We do our best. We know when to not sweat the small stuff.
We live in a society that allows way too much judging and shaming of the way that parents parent (or do not parent, for that matter).
Everywhere you look online or around you — at the park, zoo, or anywhere else you love to be with your kiddos — is filled with comments, dirty looks, and snickers being thrown every way imaginable.
Everyone seems to feel they are the perfect parent these days, with strong opinions to share, which leaves me thinking, Gosh, I wish I were perfect like all of you.
Cursing in front of our children, breastfeeding or not breastfeeding, pre-K or no pre-K, organic or not organic, the list could go on and on (and on). Every single day of our lives, since the moment that we bring home our beautiful child from the hospital — well, actually, well before that — we are faced with a multitude of decisions that will impact their lives.
Some decisions are more serious than others. Yet the constant need to rip parents apart for the decisions they make is so unnerving to me that I simply can’t take it anymore.
We do our best. We know when to not sweat the small stuff. And most importantly, we know what’s best for our children — whether other parents accept it or not.
Me? I’m the mother of a rambunctious 7 year old and we have one on the way.
Does this make me a parent expert? Heck no! But you know what?
I have a little insight that may help some of you:
Cursing in front of your child, and many of the other monotonous day-to-day decisions that we make as parents, the ones that we stress about, lose sleep about, and sadly, are judged by other parents about — none of these are actually messing up our kids.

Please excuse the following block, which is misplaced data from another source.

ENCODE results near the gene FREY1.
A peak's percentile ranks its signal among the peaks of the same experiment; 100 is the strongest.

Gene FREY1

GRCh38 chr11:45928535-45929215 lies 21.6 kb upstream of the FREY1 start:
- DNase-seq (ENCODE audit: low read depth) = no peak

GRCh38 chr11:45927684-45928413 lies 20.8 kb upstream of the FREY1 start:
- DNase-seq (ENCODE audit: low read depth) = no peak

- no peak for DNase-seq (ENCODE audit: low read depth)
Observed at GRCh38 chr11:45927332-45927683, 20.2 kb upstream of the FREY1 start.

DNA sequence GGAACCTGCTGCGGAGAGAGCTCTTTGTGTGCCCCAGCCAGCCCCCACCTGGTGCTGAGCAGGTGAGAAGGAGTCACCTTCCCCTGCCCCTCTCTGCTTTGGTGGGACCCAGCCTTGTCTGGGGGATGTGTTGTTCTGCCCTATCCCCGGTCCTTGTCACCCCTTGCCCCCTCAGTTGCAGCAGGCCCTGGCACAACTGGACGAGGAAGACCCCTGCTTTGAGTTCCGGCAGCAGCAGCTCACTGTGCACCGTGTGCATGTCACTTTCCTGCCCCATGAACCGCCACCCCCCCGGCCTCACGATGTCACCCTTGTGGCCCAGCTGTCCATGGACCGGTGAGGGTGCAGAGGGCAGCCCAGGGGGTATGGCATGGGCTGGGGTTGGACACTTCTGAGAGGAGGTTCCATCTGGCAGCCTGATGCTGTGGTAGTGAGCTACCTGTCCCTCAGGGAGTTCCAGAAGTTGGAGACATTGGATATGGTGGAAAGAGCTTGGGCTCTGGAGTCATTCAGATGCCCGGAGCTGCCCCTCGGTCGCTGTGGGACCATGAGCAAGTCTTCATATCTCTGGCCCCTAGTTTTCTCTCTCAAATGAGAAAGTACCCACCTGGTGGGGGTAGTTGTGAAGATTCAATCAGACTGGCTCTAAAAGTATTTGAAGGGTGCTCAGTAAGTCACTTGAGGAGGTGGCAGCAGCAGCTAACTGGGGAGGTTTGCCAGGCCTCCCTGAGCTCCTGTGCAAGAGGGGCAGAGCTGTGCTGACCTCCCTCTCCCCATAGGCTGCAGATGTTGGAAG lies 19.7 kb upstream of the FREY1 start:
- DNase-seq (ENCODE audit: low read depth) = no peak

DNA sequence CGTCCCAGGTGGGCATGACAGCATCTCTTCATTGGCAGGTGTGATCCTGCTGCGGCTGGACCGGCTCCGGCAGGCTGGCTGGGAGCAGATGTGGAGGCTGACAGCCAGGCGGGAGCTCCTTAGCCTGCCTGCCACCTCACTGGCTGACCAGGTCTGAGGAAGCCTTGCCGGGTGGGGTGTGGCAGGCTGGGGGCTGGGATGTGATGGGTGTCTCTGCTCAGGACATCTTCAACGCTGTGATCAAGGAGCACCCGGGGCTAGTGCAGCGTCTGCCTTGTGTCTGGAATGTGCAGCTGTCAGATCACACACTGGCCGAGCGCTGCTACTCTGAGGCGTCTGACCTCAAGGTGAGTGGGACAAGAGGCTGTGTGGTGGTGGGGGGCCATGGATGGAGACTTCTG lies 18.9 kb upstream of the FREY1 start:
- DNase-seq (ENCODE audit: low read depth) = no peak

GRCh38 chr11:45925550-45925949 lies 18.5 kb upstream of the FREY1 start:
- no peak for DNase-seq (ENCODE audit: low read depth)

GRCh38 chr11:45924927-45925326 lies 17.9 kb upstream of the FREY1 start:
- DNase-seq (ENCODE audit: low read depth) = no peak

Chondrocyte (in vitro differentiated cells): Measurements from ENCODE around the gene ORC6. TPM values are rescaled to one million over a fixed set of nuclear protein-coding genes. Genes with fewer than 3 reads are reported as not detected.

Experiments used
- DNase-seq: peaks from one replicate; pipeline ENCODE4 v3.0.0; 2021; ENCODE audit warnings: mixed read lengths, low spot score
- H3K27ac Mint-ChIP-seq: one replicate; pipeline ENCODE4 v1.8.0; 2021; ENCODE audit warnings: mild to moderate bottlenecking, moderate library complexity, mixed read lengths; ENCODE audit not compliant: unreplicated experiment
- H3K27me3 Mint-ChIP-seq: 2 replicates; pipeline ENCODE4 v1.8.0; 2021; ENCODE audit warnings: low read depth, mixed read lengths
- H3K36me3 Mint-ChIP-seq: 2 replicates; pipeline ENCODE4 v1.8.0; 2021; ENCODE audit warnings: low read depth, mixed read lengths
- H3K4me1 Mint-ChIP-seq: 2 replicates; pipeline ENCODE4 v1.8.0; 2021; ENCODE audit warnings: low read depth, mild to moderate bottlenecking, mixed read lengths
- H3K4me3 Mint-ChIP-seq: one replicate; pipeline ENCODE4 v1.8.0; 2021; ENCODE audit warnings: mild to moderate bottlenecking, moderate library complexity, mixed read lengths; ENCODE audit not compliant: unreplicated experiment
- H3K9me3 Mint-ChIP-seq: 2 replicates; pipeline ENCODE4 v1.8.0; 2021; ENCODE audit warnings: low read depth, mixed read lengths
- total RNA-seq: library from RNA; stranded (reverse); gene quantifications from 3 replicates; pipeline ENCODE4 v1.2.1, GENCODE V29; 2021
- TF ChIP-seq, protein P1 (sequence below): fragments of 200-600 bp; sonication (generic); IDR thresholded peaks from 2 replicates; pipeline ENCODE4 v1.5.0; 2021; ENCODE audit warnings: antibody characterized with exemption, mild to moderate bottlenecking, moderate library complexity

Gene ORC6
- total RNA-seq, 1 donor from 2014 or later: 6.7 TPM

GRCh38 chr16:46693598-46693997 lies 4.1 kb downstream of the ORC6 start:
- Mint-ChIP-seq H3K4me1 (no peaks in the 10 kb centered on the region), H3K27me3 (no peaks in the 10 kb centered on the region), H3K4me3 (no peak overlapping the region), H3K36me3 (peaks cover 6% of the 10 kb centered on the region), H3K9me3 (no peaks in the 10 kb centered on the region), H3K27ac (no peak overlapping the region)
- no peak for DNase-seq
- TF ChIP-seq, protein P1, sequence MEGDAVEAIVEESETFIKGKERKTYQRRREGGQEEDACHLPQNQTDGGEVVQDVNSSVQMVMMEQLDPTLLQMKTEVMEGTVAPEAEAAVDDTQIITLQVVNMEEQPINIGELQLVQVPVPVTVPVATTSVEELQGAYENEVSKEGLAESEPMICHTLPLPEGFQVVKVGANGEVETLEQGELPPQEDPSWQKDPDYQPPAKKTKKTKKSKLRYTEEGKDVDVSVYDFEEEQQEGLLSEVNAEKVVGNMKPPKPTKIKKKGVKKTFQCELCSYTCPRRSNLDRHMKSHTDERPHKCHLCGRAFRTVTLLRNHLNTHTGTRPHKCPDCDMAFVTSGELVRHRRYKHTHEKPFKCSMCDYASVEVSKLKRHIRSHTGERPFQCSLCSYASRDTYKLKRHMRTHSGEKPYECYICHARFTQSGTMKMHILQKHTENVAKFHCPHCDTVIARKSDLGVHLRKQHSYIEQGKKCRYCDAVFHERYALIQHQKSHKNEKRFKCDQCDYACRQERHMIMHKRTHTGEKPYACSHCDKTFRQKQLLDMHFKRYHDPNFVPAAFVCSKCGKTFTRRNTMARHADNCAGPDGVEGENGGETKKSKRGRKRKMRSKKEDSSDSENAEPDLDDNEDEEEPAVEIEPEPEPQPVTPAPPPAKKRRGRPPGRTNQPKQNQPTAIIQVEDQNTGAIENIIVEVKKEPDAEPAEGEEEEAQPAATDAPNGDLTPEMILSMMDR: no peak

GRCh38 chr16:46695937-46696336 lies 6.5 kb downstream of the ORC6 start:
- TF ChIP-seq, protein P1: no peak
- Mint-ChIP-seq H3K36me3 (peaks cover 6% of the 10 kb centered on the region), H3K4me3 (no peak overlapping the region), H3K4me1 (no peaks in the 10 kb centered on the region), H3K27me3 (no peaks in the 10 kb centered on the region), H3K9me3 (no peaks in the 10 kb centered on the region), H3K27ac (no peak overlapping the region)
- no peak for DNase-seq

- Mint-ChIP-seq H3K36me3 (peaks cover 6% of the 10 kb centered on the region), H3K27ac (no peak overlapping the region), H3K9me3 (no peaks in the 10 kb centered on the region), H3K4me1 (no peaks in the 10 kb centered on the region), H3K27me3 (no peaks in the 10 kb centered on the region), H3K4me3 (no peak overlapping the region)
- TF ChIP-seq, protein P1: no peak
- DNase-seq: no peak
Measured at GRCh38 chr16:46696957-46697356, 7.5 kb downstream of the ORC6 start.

It’s the big things that actually impact their life.
At the end of the day, we are our own worst enemy, and we judge ourselves harder than anyone else watching us.
Are your children clothed? Fed? Taken for regular doctor visits? Since you are spending your spare time reading a parenting article, I can guess that your answers were “yes.”
When things are being neglected, that's when worry and helpful comments ought to arise.
But until then, we need to stop beating ourselves up or being judged for behaviors that “might mess our child up.”
But I get it, we analyze everything that we do for our kids and around our kids with a fine-toothed comb and might even pick ourselves apart more than any of these “mommy-shamers.” At the end of the day, we are our own worst enemy, and we judge ourselves harder than anyone else watching us.
So go ahead, have that third drink this upcoming weekend at your neighborhood barbeque while your kids run and play, or skip the bath tonight — it’s not going to mess them up, I promise.
Your children will look back on these moments as memories that make them giggle for years to come.
They will remember how much they are loved, because that’s all that really matters.